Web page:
We believe that the Vanderhoof-Stoney Creek video network link does have the potential of improving job satisfaction, particularly if the focus is on providing rural physicians with access to specialists who would discuss current patient-related management issues. Such sessions would decrease workload because the rural physician would not have to spend precious time reviewing the literature on how best to manage a complicated patient. Such sessions would also decrease the sense of professional isolation and probably increase the sense of accomplishment (knowing that one is doing the best for a sick patient), and both these things potentially contribute to increased physician retention. Furthermore, we believe that rural physicians will also find satisfaction in any technology that spares patients and family members the need to travel. However, this sense of satisfaction may rapidly erode if the health professional has to carry out administrative duties such as organizing the consultation themselves—a function that they do not traditionally perform.

The most valuable use of videoconferencing in rural and remote communities may prove to be a focus on providing specialist access and focusing on current, difficult patient problems or providing an expert’s opinion on the best way to deliver a public health initiative (such as smoking cessation). One of the highlights of this videoconferencing pilot project was a session on smoking cessation. The community health nurse was able to find six people on the reserve who were interested in overcoming their nicotine addiction. There was a session in February with Dr Johnston and Dr Thommasen where people’s questions about nicotine addiction were answered and options reviewed. Two of the patients agreed to try bupropion hydrochloride (Zyban). A month later, all six participants, as well as the community health nurse and the two physicians, met in Stoney Creek and had a videoconference with Dr Fred Bass—one of the provincial experts in smoking cessation. The patients who were still struggling with nicotine addiction had the opportunity to hear the same sorts of messages again, but this time from a provincial expert. It was quite a satisfying experience to see a status Indian resident of Stoney Creek discussing his nicotine addiction with a provincial expert on addiction, and neither person had to leave his home or working environment.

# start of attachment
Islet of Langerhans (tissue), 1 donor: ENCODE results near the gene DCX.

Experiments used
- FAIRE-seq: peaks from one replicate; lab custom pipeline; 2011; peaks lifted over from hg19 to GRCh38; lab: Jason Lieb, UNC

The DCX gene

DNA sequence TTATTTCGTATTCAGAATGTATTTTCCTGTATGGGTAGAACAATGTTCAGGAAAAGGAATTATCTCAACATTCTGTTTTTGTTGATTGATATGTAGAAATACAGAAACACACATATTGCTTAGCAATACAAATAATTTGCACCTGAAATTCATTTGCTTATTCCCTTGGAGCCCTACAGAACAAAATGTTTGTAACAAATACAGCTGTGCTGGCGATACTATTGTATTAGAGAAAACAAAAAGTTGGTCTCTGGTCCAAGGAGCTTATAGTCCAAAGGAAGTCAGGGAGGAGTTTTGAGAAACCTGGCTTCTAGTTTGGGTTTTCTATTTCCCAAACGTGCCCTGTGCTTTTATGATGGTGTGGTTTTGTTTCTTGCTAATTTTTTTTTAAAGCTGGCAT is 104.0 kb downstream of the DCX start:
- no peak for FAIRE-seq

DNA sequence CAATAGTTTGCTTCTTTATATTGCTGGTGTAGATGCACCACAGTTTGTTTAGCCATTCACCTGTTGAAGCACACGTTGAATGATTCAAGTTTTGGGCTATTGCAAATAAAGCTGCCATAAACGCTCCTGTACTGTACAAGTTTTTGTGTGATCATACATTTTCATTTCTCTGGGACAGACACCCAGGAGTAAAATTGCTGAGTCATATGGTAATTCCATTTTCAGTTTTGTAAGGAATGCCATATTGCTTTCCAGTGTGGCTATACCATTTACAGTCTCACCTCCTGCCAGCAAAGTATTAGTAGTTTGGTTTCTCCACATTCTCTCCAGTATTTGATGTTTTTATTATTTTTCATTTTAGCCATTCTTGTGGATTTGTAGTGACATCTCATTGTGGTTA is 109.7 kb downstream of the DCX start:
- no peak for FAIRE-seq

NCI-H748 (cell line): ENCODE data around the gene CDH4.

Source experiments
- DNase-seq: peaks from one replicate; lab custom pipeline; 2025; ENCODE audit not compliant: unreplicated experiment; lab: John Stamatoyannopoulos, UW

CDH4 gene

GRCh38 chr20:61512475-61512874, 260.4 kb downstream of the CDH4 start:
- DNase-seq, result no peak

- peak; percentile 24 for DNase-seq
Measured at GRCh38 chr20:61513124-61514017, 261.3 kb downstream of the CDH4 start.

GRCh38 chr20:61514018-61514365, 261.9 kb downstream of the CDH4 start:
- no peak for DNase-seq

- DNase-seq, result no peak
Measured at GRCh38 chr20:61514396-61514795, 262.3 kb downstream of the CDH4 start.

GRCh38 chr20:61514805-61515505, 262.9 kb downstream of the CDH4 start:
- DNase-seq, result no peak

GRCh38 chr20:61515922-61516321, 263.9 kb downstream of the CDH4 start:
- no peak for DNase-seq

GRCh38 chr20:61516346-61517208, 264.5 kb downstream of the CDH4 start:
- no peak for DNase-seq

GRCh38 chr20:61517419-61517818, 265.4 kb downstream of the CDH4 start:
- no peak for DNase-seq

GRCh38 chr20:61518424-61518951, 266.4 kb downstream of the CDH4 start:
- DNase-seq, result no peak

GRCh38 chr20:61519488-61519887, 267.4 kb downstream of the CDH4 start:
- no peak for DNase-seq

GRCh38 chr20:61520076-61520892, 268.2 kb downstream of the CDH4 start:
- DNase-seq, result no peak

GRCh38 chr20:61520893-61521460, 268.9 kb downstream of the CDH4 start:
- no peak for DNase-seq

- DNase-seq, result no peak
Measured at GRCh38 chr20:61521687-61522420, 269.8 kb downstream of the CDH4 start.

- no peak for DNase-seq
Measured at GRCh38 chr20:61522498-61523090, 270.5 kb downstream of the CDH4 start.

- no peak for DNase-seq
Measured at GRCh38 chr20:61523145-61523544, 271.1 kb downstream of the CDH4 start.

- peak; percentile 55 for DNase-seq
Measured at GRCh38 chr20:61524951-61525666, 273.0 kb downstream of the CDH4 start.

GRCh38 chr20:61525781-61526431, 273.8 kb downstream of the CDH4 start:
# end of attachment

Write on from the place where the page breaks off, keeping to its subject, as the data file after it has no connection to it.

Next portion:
Other telehealth applications, such as store-and-forward systems using personal computers, may be better suited to the reality of physician and nurse day-to-day work unpredictability. The Labrador Telemedicine Project, for example, looked at a telemedicine system whereby nurses in an isolated rural community (Black Tickle) captured video, audio, and text regarding 43 complicated cases and sent this information electronically to a personal computer located in Goose Bay, Labrador.[43]